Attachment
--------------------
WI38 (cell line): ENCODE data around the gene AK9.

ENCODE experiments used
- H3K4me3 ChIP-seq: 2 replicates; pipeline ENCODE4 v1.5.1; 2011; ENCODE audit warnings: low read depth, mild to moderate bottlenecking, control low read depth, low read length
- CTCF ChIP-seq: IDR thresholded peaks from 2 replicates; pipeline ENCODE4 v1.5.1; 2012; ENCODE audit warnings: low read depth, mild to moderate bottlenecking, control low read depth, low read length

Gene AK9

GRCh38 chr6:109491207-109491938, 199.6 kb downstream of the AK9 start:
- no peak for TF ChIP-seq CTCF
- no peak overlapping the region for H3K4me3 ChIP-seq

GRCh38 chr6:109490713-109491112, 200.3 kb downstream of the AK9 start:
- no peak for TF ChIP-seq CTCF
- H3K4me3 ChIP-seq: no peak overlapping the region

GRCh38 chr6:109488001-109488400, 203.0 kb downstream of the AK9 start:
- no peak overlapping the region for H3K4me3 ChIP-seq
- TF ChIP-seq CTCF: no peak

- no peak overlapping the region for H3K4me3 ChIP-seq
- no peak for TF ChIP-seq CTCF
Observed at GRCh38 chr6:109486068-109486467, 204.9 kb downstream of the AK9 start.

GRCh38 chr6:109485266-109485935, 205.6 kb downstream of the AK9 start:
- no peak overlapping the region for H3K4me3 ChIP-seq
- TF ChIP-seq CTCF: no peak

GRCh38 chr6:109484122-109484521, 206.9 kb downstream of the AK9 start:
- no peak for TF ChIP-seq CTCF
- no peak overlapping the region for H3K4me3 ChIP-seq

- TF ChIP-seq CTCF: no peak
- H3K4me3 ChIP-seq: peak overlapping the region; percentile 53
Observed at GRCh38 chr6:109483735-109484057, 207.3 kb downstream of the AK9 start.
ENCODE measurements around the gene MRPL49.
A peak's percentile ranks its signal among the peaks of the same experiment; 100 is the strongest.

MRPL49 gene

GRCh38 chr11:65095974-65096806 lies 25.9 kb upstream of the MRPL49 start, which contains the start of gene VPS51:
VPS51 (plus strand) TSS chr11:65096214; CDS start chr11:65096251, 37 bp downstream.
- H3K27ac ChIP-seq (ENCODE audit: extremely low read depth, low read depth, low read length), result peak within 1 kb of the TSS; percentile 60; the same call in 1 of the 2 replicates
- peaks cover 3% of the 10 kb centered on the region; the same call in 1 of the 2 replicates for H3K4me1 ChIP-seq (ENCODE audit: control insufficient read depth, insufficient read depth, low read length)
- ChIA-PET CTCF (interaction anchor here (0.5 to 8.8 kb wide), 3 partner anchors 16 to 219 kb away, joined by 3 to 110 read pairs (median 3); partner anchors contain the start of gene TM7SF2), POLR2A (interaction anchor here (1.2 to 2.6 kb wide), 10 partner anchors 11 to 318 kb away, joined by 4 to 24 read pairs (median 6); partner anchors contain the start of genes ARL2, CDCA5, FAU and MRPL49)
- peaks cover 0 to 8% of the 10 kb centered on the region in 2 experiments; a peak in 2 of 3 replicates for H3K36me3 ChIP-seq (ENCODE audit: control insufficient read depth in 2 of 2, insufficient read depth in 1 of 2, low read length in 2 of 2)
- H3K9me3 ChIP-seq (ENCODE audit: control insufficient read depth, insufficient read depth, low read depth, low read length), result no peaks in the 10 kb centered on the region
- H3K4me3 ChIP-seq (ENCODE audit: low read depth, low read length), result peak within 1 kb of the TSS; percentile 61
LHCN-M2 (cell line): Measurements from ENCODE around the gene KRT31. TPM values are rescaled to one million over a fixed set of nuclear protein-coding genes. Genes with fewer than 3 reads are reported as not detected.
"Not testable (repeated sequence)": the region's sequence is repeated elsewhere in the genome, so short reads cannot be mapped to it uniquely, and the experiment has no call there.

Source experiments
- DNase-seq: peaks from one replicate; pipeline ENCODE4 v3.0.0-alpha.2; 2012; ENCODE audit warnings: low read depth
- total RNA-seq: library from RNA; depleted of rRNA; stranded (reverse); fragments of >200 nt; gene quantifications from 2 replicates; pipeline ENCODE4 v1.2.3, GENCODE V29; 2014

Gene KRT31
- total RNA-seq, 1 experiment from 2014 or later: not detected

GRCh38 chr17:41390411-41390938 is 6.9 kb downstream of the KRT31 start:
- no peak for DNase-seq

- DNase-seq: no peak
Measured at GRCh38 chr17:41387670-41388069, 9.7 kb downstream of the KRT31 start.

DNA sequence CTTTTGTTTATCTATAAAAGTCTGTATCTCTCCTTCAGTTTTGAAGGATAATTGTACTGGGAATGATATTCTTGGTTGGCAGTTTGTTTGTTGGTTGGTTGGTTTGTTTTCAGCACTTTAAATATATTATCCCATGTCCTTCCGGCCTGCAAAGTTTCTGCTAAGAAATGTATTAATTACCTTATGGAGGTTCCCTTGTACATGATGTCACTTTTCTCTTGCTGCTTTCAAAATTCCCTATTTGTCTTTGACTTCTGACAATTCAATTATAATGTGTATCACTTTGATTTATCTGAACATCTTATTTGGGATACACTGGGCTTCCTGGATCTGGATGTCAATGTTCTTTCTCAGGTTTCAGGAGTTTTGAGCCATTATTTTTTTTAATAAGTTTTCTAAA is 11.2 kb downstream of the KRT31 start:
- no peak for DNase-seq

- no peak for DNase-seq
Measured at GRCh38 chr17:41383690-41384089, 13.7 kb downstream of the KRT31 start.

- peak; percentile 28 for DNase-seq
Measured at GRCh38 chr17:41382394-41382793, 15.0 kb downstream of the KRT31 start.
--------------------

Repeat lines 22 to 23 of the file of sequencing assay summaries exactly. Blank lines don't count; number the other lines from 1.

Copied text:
- no peak for TF ChIP-seq CTCF
- no peak overlapping the region for H3K4me3 ChIP-seq